The New Yorker JULY 10, 2014 - by Sasha Frere-Jones


I began with Eno because of the hair. He doesn't have much now, and I suppose that on the cover of his 1974 solo album, Taking Tiger Mountain (By Strategy), you could already see male-pattern baldness kicking in. As a teen-ager, though, the images were as weird as I needed them to be. Eno's hair, as I saw it on the cover, was dull and golden, part of a washed-out photo-booth tessellation in the style of Warhol. And that title? A mountain! Tigers! I bought the LP on Fifth Avenue, along with The Rolling Stones's Exile On Main Street (more photo grids on the cover), and hated them both. Where were the hits?

The Stones became clearer years later, but I made peace with Eno within just a few weeks. The instruments sounded like instruments - a cheap guitar, a fancy keyboard, maybe a harpsichord - and none of the lyrics sounded like lyrics. Back In Judy's Jungle was arranged around a military-snare figure, though I couldn't imagine anybody marching that slowly to a beat. Eno sang, or talked, about what sounded like a Peter Niven movie gone wrong:

Fifteen was chosen because he was dumb,
seven because he was blind.
I got the job because I was so mean,
while somehow appearing so kind.
Drifting about through the cauliflower trees
with a cauliflower ear for the birds.
The squadron assembled what senses they had,
and this is the sound that they heard.

That sound was likely a guitar, except it sounded like an elephant charging a squadron. Who was this music for? Precocious children? Troubled adults?

I kept collecting Eno's solo records, and was altered forever by Another Green World and Music For Airports, both of which I describe in this piece for the magazine. It took me a moment to realise that Eno was involved in other records, as producer. Some of this music formed my vision of the choices available to me as a musician, when I was a barely informed teen. His work with David Byrne, on Remain In Light and My Life In The Bush Of Ghosts, changed my idea of where rhythms could land, and led me to the material that Byrne and Eno had drawn from, the music of the Nigerian master Fela Kuti. When I began forming bands, I often gave Eno songs, or songs he had produced, to prospective bandmates on cassette mix-tapes. One day, the circle had a chance to close.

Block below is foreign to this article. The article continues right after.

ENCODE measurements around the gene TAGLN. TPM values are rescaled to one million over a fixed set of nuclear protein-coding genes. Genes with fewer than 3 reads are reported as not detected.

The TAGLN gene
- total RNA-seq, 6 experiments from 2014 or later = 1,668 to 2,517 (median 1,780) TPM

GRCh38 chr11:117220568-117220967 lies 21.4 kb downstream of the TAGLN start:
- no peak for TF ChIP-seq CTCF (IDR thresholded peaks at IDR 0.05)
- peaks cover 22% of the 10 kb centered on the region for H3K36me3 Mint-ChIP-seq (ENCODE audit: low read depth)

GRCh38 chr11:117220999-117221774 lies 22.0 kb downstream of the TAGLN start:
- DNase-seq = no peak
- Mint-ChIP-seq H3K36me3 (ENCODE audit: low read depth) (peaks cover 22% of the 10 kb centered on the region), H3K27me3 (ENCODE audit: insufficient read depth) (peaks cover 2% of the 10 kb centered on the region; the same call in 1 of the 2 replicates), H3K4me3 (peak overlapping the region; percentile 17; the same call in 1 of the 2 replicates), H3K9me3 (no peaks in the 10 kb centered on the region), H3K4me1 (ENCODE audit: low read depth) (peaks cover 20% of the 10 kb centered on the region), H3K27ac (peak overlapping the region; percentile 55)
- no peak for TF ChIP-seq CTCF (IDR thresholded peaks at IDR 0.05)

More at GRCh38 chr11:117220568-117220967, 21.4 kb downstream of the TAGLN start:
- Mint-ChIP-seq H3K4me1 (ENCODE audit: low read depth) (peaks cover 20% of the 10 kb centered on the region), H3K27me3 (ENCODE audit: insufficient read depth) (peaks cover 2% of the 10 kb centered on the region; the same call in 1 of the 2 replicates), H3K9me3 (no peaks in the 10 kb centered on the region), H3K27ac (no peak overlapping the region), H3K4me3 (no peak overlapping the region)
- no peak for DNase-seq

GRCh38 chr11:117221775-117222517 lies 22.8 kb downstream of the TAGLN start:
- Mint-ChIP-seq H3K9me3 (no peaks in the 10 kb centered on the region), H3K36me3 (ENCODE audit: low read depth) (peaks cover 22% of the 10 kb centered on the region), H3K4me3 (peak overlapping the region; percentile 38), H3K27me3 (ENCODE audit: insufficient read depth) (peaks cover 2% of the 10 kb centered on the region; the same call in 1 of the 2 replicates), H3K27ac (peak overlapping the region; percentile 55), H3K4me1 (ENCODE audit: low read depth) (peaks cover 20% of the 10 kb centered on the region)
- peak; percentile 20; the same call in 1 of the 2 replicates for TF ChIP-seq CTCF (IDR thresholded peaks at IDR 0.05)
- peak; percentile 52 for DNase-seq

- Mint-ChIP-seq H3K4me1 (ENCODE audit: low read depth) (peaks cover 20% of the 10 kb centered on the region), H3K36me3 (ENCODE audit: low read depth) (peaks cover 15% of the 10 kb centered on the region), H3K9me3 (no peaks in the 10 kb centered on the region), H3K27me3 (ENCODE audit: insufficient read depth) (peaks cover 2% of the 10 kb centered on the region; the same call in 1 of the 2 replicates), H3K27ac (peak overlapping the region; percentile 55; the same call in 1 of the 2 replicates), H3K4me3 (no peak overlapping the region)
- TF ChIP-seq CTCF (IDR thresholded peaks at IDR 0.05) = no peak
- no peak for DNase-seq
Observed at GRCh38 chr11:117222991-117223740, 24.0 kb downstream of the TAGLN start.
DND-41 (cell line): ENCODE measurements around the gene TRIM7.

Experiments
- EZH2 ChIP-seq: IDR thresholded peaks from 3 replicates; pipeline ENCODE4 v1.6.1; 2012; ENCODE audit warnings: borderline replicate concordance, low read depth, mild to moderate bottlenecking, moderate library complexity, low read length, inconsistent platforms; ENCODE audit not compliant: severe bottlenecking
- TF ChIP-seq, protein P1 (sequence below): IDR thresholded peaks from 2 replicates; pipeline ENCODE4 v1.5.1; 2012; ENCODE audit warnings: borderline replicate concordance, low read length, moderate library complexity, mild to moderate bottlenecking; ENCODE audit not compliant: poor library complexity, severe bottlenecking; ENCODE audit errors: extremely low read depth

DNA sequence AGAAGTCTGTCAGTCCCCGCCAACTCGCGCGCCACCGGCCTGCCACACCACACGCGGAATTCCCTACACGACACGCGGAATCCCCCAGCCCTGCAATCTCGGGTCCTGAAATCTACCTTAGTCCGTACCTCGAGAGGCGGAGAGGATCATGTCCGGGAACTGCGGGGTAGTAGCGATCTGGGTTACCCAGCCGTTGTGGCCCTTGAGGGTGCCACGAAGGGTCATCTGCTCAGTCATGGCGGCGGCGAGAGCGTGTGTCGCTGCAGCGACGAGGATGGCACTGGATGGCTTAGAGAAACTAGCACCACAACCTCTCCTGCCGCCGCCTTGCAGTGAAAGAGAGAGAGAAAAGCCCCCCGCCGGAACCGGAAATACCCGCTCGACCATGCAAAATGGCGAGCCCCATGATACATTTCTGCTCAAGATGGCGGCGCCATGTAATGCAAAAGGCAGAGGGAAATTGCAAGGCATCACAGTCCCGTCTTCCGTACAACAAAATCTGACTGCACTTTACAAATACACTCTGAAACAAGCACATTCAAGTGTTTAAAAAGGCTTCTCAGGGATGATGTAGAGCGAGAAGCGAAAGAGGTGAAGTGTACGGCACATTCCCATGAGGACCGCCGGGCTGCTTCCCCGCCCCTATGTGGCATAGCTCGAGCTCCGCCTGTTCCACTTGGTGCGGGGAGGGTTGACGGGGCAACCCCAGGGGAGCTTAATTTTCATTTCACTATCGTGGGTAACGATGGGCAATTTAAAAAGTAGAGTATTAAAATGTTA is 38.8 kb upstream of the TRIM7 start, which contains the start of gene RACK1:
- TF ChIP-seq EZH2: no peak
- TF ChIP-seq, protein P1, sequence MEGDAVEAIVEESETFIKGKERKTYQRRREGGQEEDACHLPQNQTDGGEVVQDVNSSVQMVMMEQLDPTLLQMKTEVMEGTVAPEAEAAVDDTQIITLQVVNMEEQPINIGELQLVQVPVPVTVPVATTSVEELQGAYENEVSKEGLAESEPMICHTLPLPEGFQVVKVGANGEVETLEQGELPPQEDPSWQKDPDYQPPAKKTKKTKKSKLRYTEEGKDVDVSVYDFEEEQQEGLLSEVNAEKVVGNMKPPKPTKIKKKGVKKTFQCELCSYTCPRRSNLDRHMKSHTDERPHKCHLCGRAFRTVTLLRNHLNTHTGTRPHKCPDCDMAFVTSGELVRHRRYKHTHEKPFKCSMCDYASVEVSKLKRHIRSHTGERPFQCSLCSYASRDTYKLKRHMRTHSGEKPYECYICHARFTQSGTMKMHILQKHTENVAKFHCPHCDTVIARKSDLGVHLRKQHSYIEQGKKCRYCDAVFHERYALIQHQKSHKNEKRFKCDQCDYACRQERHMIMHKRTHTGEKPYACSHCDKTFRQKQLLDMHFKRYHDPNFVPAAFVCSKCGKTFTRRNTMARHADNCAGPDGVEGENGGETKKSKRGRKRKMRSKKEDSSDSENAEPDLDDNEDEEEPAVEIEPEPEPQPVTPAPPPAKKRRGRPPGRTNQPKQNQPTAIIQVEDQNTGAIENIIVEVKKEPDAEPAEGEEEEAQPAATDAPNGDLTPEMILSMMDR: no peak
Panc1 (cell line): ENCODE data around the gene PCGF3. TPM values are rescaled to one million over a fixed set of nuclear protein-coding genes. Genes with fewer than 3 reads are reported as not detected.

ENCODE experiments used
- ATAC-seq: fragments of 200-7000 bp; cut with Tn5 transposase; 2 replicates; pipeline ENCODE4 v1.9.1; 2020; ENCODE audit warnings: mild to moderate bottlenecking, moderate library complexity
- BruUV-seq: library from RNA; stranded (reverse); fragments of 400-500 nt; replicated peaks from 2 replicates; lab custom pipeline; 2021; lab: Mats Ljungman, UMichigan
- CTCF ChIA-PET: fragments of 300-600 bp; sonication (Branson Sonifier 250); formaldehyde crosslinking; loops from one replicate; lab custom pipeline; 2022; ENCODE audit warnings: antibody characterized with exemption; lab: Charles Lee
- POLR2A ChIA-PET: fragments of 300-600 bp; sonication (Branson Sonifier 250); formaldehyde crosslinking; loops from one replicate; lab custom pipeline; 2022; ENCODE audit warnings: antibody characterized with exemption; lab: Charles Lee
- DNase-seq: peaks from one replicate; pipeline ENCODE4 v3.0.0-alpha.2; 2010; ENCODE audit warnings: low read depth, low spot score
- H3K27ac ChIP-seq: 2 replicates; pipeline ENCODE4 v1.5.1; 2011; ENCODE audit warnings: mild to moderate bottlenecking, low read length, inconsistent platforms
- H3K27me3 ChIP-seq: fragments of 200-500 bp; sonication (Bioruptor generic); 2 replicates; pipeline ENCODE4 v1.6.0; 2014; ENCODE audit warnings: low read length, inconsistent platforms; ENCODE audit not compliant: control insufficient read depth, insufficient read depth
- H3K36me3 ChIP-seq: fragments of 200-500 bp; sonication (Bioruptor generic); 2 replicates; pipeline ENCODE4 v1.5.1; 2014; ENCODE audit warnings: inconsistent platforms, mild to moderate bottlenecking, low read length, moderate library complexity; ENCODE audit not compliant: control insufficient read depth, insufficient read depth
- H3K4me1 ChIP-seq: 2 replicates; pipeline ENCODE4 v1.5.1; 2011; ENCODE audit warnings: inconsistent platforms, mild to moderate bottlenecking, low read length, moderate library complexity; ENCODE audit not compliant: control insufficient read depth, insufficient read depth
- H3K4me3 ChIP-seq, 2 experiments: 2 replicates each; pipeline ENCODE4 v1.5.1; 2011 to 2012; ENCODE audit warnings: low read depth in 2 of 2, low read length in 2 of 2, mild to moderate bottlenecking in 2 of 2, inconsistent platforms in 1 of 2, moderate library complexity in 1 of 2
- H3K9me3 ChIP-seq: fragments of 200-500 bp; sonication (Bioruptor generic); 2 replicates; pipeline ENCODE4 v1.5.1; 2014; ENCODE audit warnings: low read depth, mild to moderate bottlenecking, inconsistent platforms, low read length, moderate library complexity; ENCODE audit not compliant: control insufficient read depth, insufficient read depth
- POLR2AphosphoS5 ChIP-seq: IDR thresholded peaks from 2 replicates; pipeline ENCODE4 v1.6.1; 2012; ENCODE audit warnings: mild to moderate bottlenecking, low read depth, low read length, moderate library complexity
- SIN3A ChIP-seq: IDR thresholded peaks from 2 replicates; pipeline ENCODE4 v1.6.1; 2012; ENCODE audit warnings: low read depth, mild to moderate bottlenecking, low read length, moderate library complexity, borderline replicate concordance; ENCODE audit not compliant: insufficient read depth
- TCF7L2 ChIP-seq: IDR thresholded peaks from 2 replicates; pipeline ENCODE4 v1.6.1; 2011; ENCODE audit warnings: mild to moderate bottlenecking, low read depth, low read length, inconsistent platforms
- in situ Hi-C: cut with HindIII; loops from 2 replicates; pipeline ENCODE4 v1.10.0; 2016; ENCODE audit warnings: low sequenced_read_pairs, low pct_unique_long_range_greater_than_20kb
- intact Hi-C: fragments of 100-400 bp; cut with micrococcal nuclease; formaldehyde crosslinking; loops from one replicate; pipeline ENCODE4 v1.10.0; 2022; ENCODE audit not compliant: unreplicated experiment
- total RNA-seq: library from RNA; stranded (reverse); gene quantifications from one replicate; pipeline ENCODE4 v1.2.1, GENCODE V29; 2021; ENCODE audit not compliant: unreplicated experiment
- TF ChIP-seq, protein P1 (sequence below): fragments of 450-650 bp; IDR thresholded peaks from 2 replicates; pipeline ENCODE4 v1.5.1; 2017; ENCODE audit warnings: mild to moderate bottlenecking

It was 1997. My band, Ui, was on tour with a much more popular independent English band, Stereolab. They, cleverly, had singers. We did not. I had desperately wanted to cover St. Elmo's Fire, from Another Green World, but hadn't had any practical way to do so. The song is, more or less, about the meteorological phenomenon of St. Elmo's fire. When I proposed the idea to Stereolab, we were in London, staying at Southern, the studio that gave our label its name. The band agreed to collaborate, though they didn't know the song. I was surprised, as they knew mythic electronic-music obscurities and huge pop hits. Eno, though, fell into some grey area in the middle. It made little difference; the singers, Laetitia Sadier and the late Mary Hansen, learned the lyrics quickly. The bandleader, Tim Gane, lent us a rhythm machine, a keyboard, and a few pedals. Southern gave us free studio time. In two days, we laid down all the tracks and vocals. (My voice is buried mercifully low in the mix.) The resulting song is usually the reason somebody's heard of our band, which is fine. If an obscure instrumental artist was going to be introduced to a wider audience, Eno seemed like the right bridge. This playlist is a selection of Eno's own work and productions, though it doesn't close to summation or completeness. That idea would make Eno laugh, so I didn't even attempt to pull it off. Just listen to it, in the cool August moon.